It would fail if Pirelli didn’t say it was introducing a HARDER compound

          The rest of your point 2 fails to adequately support your no. Pirelli’s aim is making every race a 2 stop race, thus improving strategy options. a larger selection of tyres helps with this aim.

          If Pirelli’s aim was to make it 2 stop races, then they should have added 2 softer compounds. Not 1 harder and one softer compound. Why on earth would you think an artificially induced 2 stop race would make racing better completely baffles me.

          Pirelli! How do you not know who makes the tyres? I have seen nothing linking this to LM in any way.

          Considering LM are the one’s running the sport. The buck stops at them for sporting developments like these.

          1. Sorry @todfod, but this statement is not true

            It would fail if Pirelli didn’t say it was introducing a HARDER compound

            Pirelli never said that they are going to introduce a compound that is harder than the current compound named “hard”. They just announced that they will have more steps in compounds that range from super hard to hyper soft, to allow for a better fit between tyre and track. And this is partially based on the information from this year actually allowing Pirelli to get good data on the current cars.

            The expectation is actually that the super hard will be the current hard (see also why it will have the same colouring the current hard has), only to be used on the toughest tracks and possibly based on cars loading on more and more downforce race after race. It might not be used a lot at the start, but could see more and more use over time.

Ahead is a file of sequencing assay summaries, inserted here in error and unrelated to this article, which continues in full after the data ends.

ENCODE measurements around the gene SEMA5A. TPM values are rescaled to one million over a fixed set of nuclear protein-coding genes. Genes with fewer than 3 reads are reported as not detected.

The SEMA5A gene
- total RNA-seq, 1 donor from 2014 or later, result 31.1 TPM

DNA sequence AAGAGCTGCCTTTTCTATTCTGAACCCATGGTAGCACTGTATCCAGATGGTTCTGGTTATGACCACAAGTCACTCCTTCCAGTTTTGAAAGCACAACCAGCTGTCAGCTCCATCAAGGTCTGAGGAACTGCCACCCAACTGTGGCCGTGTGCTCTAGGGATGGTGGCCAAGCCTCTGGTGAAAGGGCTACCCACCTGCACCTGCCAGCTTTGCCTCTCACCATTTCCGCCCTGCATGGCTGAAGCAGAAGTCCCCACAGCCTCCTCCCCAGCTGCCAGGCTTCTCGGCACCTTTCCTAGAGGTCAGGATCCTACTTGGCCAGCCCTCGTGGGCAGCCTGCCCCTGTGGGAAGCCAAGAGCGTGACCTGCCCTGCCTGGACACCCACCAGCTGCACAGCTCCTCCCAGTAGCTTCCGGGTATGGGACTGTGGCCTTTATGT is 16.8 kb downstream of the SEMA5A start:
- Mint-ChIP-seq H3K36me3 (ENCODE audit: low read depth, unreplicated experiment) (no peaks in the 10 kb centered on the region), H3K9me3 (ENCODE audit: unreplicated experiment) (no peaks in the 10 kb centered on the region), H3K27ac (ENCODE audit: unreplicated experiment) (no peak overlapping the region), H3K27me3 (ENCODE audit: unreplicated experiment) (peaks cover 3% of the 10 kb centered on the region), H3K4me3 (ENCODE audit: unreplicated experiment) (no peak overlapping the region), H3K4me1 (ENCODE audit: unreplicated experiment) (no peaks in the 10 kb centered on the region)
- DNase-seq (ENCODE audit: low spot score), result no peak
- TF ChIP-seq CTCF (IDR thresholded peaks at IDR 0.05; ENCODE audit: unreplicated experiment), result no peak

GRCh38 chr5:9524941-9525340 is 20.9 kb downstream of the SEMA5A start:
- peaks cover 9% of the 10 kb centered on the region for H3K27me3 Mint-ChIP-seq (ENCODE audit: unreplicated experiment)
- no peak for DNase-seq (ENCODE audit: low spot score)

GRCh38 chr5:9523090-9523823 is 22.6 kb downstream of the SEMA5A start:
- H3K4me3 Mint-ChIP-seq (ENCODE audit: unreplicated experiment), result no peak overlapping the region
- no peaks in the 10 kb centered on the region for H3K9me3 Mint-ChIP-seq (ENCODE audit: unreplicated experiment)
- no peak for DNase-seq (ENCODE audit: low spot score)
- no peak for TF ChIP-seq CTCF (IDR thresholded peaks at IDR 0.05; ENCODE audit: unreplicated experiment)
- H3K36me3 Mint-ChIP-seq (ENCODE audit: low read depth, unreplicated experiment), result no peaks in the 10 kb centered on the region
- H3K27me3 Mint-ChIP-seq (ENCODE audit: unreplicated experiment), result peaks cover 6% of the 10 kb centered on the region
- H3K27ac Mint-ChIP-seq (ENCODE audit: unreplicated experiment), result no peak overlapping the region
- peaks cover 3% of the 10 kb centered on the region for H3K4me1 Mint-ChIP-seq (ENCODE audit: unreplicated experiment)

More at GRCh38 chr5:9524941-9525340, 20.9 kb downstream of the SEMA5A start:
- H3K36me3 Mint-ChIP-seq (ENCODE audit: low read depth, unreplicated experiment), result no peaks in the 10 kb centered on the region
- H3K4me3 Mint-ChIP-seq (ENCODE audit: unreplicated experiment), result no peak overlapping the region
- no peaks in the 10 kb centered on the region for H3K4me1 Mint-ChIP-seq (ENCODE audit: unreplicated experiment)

21. Pat Ruadh (@fullcoursecaution)
      23rd November 2017, 14:48

      Hypermediums overlookled again!

    22. Would be amazing if they could make the wet tyres glow in the dark, or light up in some way like those light up valve caps you get. Would make for some amazing looking photos.

    23. so… make ZERO STOPS an option!

    24. How to overcomplicate things 101

    25. so the hards AND the wets are both blue……..???!!!

      1. Light blue and dark blue, as the article (but not the chart) says.

      2. It’s somewhat unlikely that there will be any confusion as to which blue tyre is being used during a race.

    26. I see a lot of hate comments but some folks might not remember how we got here. There was a time when there only two tyres, prime and options, and the team had to run both. The teams optimised that too and there were no exciting races from it.

      Adding more compounds is a good thing. It gives teams more options to pick tyres that better suit their car. I’m sure the naming is silly but overall, I think it is going to be good.

      1. But the teams don’t get to choose, Pirelli bring 3 tyres they think will wear out fast enough to allow 16 pit-crew to make a pass.

    27. Understatement of the year: “some of our 2017 compounds were perhaps conservative”.

      Tyres haven’t really played a role this year (there are no cases of someone going for one stop with hard tyres and someone opting for ultrasoft and doing three stops), and I don’t think this will change much next year.

    28. Disappointed. All the opportunities and we still got no Ultra Medium.